Contrary to original reporting in the Telegraph, now corrected – but not before being widely syndicated – Will Nutland never said that this summer’s festivals could turn into superspreader events. The assistant honorary professor at the London School of Hygiene & Tropical Medicine dislikes the term “superspreader”, a neologism dating from the first days of Covid – it’s the vocabulary of the killjoy, sensationalist and judgmental and accusatory.
Nutland was instead advising caution around skin-to-skin contact: he wasn’t talking about Covid, but monkeypox. As if to make his point, he spoke to me from a field at Glastonbury, where he’s also distributing condoms (he’s co-founder of two voluntary organisations, Prepster, which focuses on HIV prevention, and The Love Tank, which researches health inequalities), having “measured up the risks of possible monkeypox transmission versus all of the joy and pleasure” that festivals bring.
El lunes, the UK Health Security Agency announced an enhanced vaccination programme, whereby the smallpox vaccine – which is effective against monkeypox – would be given in sexual health clinics. While characteristically slow off the mark (this measure should have been taken three weeks ago, por lo menos), it does at least signal that public health officials are taking the spread of the virus seriously. Sexual health campaigners and medics hear persistent echoes of the start of HIV; not in terms of the transmission of the disease, which is skin-to-skin not sexual, nor its gravity, since monkeypox can be mild and hospitalisations are generally due to a secondary infection, but in terms of stigma, misinformation and poor understanding.
The very first monkeypox cases were in gay and bisexual men, and as of this week, the vast majority of the casi 800 diagnosed cases in the UK are among men who have sex with men (MSM). There’s an understandable drive not to stigmatise the disease or those who catch it, but this shoves the entire issue under a carpet of half-truth and poorly understood causality. Nutland refers back to the “Ibiza-isation” of HIV, where public messaging, not wanting to appear homophobic or racist, focused instead on inward transmission from other countries, so that the virus became about “young people going on holiday. But most of the transmissions were from people moving to the UK from places with high HIV prevalence.”
If HIV delivered lessons about the danger of euphemism, Covid uncovered something else: that infectious diseases activate some reptile-brained response of blame and judgment, a primal desire to find a culprit and locate their infectiousness in some moral failure. The term “superspreader event” was often applied, at times speculatively, to illicit student parties and unofficial raves, scapegoating young people, since who else could bring about such vast misfortune, except those who were hedonistic and irresponsible? When you hear the phrase, you don’t think of actual superspreader events, tal como performances by choirs.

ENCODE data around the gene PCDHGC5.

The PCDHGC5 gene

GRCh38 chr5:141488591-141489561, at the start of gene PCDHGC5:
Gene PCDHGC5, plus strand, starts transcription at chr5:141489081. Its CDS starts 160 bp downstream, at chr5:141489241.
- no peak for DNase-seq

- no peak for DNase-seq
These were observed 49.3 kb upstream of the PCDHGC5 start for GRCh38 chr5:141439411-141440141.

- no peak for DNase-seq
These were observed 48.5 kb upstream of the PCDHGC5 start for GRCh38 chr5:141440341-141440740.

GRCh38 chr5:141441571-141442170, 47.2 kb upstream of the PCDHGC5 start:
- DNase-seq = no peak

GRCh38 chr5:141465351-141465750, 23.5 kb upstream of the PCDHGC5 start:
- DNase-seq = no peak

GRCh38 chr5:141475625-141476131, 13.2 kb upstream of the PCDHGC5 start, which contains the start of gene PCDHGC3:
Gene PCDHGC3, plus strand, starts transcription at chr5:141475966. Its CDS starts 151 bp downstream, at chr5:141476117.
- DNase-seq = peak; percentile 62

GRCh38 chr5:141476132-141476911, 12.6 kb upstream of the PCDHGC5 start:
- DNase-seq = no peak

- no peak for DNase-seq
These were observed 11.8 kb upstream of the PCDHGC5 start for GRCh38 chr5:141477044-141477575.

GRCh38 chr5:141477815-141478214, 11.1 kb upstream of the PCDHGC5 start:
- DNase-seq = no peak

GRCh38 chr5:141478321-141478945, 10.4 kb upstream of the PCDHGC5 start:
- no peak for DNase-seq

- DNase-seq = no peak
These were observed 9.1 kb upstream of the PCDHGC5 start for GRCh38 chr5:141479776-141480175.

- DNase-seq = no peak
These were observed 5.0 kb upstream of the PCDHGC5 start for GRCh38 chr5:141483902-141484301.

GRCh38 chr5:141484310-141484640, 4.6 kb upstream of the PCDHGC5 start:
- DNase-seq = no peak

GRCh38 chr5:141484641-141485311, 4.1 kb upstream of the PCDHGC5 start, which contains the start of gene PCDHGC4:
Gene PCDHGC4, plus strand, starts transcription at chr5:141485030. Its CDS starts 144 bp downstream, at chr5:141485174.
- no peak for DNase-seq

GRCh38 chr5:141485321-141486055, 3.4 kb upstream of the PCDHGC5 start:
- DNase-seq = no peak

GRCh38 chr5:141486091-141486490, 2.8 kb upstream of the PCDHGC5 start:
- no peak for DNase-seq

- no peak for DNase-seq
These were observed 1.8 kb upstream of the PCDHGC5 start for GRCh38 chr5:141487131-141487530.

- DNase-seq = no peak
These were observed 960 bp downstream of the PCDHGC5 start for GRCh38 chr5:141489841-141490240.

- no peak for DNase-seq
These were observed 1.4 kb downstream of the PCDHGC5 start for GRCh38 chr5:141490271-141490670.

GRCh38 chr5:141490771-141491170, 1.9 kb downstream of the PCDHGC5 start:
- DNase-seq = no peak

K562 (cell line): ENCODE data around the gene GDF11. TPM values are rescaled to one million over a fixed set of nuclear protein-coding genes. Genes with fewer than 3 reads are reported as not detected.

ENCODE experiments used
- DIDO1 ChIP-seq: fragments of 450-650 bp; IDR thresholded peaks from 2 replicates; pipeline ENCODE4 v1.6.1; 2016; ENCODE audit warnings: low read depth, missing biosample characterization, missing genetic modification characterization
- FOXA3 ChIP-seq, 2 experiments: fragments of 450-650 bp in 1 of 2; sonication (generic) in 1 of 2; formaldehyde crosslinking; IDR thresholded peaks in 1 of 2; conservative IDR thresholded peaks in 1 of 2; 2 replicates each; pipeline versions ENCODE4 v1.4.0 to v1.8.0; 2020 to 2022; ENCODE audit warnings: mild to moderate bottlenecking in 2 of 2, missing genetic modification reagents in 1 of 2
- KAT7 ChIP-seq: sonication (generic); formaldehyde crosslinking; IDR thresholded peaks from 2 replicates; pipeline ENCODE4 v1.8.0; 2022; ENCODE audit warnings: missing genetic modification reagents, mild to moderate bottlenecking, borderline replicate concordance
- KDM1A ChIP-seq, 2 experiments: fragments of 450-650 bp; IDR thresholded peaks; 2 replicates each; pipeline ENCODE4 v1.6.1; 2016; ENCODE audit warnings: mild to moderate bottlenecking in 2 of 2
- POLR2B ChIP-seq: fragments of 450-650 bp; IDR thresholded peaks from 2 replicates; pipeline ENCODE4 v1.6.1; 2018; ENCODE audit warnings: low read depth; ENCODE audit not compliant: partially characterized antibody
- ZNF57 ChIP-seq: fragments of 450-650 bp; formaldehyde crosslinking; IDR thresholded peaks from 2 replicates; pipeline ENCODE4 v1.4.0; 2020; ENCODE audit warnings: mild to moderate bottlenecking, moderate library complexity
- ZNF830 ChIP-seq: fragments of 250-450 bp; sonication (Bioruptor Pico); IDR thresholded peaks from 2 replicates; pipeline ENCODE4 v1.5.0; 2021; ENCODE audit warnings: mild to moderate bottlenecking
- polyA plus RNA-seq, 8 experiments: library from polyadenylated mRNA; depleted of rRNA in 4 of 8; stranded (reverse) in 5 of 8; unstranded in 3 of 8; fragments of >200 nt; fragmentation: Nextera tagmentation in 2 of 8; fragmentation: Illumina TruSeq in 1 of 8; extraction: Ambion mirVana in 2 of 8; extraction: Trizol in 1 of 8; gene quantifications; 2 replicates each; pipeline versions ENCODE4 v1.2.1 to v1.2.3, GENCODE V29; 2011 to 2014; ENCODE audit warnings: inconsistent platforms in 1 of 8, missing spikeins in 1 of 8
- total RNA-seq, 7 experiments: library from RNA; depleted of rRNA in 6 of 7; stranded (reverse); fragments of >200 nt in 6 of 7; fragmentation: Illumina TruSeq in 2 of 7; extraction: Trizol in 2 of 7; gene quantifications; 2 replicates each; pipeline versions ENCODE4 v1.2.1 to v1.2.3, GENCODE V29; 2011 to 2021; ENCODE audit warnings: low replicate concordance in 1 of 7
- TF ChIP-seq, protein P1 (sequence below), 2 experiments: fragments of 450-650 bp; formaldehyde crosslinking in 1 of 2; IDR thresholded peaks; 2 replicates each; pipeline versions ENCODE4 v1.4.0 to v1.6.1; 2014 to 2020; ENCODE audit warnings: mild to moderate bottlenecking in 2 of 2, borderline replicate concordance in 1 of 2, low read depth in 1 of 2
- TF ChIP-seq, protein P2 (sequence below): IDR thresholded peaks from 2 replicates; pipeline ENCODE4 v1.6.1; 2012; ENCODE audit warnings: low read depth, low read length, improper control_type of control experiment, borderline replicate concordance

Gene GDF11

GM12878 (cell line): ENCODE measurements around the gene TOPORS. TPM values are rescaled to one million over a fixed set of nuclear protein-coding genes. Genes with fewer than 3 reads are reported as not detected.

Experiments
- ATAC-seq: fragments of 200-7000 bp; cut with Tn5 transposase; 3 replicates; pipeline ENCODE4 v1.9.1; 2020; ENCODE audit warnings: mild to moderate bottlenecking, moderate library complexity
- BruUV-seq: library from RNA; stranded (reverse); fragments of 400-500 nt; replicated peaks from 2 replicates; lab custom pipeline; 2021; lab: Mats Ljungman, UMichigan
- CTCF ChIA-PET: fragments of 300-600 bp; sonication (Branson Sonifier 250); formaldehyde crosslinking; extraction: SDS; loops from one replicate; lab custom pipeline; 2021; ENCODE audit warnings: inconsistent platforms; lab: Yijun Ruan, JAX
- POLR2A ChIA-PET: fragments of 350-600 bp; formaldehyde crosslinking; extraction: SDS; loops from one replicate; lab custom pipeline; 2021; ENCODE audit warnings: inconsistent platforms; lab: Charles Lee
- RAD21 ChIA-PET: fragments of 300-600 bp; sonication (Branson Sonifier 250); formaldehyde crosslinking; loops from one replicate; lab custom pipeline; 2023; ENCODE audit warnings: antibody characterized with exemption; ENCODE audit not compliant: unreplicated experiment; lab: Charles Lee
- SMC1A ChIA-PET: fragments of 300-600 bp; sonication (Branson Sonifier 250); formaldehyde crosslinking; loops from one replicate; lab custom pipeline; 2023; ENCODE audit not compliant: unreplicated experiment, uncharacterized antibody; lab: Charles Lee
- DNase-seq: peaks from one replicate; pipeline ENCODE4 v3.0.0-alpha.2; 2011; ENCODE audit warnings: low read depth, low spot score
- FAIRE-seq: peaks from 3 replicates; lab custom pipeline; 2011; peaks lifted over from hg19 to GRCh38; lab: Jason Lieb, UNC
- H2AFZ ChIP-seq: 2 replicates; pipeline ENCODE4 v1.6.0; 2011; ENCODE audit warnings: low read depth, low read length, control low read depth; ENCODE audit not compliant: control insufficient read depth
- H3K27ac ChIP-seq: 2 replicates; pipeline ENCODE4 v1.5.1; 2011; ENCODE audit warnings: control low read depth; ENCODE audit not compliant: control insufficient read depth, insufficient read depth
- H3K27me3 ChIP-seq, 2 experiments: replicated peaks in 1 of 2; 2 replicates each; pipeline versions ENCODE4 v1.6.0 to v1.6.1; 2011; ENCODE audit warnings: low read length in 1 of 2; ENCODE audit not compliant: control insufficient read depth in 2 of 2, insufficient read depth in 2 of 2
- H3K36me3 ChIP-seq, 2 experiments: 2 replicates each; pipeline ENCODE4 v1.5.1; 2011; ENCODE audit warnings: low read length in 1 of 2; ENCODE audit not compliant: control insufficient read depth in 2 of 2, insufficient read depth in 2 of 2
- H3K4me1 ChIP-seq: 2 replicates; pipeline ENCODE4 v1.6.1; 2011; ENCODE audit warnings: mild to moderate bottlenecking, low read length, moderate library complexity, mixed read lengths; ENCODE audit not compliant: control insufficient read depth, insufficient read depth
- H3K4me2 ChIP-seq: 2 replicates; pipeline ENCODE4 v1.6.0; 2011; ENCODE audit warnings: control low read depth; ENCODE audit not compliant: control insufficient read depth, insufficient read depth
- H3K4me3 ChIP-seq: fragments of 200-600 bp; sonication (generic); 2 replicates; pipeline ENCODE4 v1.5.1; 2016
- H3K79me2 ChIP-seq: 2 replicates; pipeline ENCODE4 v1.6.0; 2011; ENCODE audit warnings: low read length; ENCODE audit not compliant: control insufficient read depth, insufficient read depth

Add in sex, which already carries its own freight of moral judgment, and you get the most peculiar taboos and omertas. The backlogs in sexual health services are currently immense, because they were operating a skeleton service throughout the pandemic, having been decimated by cuts for almost 10 years beforehand. We all acted as if that didn’t matter, because nobody was having casual sex during lockdown, because it was against the rules (for one historically unprecedented period, against the law). Of course people still had casual sex; they just got used to life in a metaphorical priest hole.
Al mismo tiempo, there is a global neo-fascist agenda increasingly expressing itself through homophobia. White nationalists in North America mass at pride events, dressed “like a little army” (one witness in Idaho this month observed), while in Poland and Hungary, authoritarian politicians find their momentum in homophobic hate speech. This has energised the more, Si te gusta, centrist homophobia of the rightwing press, here and in the US, which has always used infectious disease to moralise about behaviour.
“We’re still seeing the most gross coverage of monkeypox that for me harks back to the 80s and 90s,” Nutland says. It creates an asymmetric self-censorship: people blaming monkeypox on a pride march en las islas canarias, o un fetish festival in Belgium, don’t censor themselves at all. It would be lunacy, aunque, if you had it, to talk about it, because you’d be stigmatised and attacked, particularly in increasingly febrile social media spaces. So increasingly, all that exists is an othering narrative; there is very little first-person, human engagement.
It’s really important to be able to talk normally about sex; when it’s loaded with accusation and disgust, that’s objectively bad whether there’s a disease involved or not. Nutland works hard on destigmatising language at an individual and community level, so that people diagnosed with monkeypox can tell their contacts. After the vaccine, the best way to quash the virus is if people can communicate that they’ve got it. The public health mood is optimistic; the vaccine take-up has been low so far, but with a campaign and better availability, higher take-up is expected.
The broader social dimension is that an ambient post-Covid anxiety around physical contact, a hangover of repression from pretending to be asexual (unless you were cohabiting) durante el encierro, and a drumbeat of homophobia have combined to take up the space where our regular, inclusivo, sin juzgar, practical discussions about sex and sexual health used to be. Nature may abhor a vacuum; bigots love one.